Fwd: Possible breakthrough: Hand count + scan

From: Kathy Dopp <kathy_dot_dopp_at_gmail_dot_com>
Date: Fri Jan 19 2007 - 19:26:27 CST

What does this group know and think about this voting system by Chaum?
 What would happen if there were ballot programming errors in the
opscan system for instance, or are there more likely to be ballot
programming errors? And how could these ballots be "hand counted" as
the forwarder of the email says they are? Thanks.

---------- Forwarded message ----------
From: Peter Jones <peter@redesignresearch.com>
Date: Jan 19, 2007 5:14 PM
Subject: Possible breakthrough: Hand count + scan

OK, I have not read the article yet, but I am very encouraged by this
collaborative, well-thought out process reported in a serious
engineering journal.

Making Every E-Vote Count
IEEE Spectrum (01/07) Vol. 44, No. 1, P. 13; Cherry, Steven

A team of graduate computing engineering students from U.S. and
Canadian universities presented a voting system two months ago that
reportedly jettisons all the problems of commercial e-voting systems.
The team is led by cryptography researcher David Chaum, and the
system, Punchscan, is easy to explain and can be deployed with
commercially available equipment. Among the key problems with
commercial systems that Punchscan addresses are ballots that cannot be
recounted in disputed elections; vulnerability to malware and hackers;
and the possibility of election rigging through the exploitation of
secret computer code contained in commercial e-voting systems. The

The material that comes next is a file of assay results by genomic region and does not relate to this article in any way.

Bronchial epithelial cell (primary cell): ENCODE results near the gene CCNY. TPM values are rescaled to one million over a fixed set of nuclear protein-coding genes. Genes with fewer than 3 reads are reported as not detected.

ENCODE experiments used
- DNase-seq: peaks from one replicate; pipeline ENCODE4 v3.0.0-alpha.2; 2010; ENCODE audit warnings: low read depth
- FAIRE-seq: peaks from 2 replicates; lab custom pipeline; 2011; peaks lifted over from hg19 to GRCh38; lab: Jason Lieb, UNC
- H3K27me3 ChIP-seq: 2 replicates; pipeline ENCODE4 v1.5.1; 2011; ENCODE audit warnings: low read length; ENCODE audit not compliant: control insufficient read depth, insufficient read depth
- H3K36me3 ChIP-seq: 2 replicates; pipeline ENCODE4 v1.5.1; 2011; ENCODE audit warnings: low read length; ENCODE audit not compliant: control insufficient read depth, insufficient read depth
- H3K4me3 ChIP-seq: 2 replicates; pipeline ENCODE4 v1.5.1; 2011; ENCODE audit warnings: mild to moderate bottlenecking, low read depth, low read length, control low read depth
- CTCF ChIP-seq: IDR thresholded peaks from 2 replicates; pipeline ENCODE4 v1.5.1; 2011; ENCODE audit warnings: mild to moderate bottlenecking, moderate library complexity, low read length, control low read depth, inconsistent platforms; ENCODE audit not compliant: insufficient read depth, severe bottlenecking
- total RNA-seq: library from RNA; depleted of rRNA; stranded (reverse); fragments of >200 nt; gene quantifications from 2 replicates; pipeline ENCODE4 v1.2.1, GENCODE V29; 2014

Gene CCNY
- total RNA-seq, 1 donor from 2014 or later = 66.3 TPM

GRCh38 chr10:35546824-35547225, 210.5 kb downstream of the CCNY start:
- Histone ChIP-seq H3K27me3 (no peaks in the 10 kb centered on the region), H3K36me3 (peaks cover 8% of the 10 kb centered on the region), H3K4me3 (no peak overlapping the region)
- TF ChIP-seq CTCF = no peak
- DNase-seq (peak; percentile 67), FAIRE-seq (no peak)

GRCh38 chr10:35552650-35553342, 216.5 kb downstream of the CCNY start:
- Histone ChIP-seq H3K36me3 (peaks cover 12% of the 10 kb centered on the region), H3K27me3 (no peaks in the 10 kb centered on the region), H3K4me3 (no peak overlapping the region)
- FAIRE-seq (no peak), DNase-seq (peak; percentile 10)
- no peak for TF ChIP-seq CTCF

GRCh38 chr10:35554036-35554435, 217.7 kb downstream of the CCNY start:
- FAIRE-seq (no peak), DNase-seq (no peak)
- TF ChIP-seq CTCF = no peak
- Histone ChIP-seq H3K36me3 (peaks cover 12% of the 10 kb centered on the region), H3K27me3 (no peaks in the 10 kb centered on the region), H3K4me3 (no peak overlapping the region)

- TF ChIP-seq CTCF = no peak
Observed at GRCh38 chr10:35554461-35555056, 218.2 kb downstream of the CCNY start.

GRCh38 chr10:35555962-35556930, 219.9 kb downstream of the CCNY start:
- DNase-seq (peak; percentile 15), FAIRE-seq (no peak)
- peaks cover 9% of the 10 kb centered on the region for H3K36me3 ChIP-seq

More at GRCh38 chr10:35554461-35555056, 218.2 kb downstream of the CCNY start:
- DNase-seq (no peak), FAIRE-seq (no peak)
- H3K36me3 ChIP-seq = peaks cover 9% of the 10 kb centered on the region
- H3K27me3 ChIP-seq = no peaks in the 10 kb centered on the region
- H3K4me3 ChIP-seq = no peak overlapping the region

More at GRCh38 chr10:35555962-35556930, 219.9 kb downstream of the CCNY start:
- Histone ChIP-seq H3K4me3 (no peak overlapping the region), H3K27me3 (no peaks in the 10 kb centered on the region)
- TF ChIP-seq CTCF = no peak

Punchscan ballot is designed so that it can be torn in half, with
candidates' names and assigned letters on one half and a set of holes
on the other that correspond to the letters, which show through when
the ballot is folded. A unique number is assigned to the ballot and is
printed on both halves, and the voter indicates the candidate of their
choice with a special pen that marks both the hole on the top sheet
and the number on the bottom sheet; either half of the ballot can be
used to record the votes via a portable scanner, while the other half
is shredded. Since letters are randomly assigned to candidates, no one
can determine the voter's selections by studying just one half of the
ballot, but Punchscan can because the random assignment is recorded in
a database keyed to the ballot number. No database connects the ballot
number with the name of the voter, so the voter's personal choices are
kept private. Since at no point in the voting process do the computers
contain more than half the data needed to know how someone voted,
there is no need to physically safeguard the machines.
Click Here to View Full Article

Cheers, Peter

Peter Jones and Patricia Kambitsch
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Received on Tue Jan 1 14:12:46 2008

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